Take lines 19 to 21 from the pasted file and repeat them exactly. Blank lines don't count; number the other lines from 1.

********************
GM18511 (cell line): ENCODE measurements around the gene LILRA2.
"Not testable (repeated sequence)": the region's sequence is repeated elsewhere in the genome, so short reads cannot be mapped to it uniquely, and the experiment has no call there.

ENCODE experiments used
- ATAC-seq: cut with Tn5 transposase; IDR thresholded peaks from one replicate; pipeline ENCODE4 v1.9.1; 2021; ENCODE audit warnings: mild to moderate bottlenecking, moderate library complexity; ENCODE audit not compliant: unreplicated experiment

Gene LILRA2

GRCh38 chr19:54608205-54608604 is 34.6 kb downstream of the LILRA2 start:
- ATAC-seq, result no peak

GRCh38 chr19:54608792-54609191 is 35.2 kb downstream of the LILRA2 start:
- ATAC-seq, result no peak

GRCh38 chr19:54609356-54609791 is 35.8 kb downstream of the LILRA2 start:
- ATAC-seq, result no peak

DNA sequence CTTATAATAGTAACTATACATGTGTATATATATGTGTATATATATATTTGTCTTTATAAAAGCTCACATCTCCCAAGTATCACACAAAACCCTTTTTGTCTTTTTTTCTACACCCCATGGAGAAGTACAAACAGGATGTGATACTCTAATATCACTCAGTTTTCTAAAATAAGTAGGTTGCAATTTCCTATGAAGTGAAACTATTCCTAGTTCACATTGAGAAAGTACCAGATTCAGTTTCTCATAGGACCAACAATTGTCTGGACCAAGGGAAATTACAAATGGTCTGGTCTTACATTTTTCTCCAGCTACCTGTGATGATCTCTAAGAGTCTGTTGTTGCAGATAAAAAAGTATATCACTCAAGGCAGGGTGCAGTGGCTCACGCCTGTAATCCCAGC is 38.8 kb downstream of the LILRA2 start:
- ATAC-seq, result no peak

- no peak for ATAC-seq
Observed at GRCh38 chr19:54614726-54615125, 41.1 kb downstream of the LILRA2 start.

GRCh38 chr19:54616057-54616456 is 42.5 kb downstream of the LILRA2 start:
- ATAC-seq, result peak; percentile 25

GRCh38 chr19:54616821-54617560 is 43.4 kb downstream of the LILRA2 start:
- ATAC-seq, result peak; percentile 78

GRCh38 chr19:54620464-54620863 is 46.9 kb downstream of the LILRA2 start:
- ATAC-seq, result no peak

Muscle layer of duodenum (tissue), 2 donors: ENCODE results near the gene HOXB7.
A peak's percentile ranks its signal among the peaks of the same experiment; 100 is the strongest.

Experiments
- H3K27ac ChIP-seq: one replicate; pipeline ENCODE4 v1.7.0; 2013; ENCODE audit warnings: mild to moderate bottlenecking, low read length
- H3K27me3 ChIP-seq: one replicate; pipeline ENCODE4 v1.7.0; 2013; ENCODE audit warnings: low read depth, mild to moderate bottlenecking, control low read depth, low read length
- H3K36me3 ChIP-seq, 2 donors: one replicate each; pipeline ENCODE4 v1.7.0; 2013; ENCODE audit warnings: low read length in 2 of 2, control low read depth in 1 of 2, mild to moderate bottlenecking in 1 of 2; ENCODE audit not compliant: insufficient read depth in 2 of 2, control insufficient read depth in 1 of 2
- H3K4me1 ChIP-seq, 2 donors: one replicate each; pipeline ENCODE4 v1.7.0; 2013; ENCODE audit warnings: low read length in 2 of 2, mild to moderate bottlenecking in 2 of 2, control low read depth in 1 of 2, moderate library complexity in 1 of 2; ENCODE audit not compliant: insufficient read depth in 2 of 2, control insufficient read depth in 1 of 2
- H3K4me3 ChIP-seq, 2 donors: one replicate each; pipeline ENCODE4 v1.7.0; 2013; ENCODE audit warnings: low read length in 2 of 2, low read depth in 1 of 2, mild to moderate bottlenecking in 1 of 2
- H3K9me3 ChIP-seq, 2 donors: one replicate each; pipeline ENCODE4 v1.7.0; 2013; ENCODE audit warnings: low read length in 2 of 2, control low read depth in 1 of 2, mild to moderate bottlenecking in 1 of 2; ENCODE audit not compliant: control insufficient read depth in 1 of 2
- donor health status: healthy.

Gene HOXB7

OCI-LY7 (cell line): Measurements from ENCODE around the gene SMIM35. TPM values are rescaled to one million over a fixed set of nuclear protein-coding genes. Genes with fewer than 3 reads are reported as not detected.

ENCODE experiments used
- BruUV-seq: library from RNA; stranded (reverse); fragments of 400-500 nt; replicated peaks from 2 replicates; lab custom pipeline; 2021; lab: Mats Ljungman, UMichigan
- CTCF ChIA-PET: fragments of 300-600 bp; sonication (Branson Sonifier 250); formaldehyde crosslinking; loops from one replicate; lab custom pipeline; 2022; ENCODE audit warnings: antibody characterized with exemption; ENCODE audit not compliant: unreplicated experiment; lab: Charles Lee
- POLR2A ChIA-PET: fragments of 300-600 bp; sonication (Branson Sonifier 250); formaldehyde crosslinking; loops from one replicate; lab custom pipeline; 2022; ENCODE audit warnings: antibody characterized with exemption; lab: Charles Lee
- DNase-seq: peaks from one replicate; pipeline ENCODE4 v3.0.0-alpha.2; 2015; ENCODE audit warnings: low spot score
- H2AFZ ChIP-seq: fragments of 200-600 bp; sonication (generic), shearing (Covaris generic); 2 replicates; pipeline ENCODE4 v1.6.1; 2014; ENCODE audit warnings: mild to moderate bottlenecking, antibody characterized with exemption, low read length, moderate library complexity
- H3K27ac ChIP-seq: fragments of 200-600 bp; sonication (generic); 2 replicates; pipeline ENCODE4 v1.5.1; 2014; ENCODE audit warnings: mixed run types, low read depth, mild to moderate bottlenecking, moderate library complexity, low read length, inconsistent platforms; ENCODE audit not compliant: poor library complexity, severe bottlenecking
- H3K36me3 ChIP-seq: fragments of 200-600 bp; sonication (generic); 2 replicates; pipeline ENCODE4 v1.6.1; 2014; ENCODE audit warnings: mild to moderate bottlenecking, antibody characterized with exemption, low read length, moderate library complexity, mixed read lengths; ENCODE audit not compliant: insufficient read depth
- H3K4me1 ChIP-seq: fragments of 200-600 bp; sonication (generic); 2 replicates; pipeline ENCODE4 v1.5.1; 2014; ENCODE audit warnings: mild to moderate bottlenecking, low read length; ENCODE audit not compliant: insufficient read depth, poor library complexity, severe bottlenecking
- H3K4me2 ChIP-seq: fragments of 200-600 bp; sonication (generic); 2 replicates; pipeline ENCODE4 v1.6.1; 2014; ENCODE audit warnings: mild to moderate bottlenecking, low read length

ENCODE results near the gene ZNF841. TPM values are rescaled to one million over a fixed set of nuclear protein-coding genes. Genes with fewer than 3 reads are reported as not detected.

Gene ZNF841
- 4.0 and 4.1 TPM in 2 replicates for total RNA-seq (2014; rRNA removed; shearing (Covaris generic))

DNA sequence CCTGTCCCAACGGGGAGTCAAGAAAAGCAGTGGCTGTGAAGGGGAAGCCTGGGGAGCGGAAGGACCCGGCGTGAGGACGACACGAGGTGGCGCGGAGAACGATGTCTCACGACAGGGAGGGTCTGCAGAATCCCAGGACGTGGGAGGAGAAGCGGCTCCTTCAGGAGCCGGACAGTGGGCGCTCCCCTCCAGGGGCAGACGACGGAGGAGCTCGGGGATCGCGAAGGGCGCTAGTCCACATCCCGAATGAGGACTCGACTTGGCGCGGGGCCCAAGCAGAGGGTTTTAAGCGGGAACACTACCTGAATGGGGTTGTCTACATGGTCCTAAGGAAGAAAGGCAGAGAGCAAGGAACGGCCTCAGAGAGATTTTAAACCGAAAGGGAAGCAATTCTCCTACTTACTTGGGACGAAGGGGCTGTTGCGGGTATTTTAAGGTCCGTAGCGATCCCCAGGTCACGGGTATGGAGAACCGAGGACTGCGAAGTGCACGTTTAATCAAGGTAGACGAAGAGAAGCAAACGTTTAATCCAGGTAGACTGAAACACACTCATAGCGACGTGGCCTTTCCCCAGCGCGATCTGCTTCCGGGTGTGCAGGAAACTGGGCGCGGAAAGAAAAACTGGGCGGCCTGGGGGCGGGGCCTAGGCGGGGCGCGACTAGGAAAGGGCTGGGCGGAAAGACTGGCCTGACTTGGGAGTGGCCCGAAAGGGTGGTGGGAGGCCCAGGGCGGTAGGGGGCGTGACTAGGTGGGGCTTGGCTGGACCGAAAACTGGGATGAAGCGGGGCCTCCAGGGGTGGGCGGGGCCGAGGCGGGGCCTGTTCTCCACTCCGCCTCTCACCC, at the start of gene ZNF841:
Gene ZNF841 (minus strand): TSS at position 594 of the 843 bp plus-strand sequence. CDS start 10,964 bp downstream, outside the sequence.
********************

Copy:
- ATAC-seq, result peak; percentile 78

GRCh38 chr19:54620464-54620863 is 46.9 kb downstream of the LILRA2 start:
- ATAC-seq, result no peak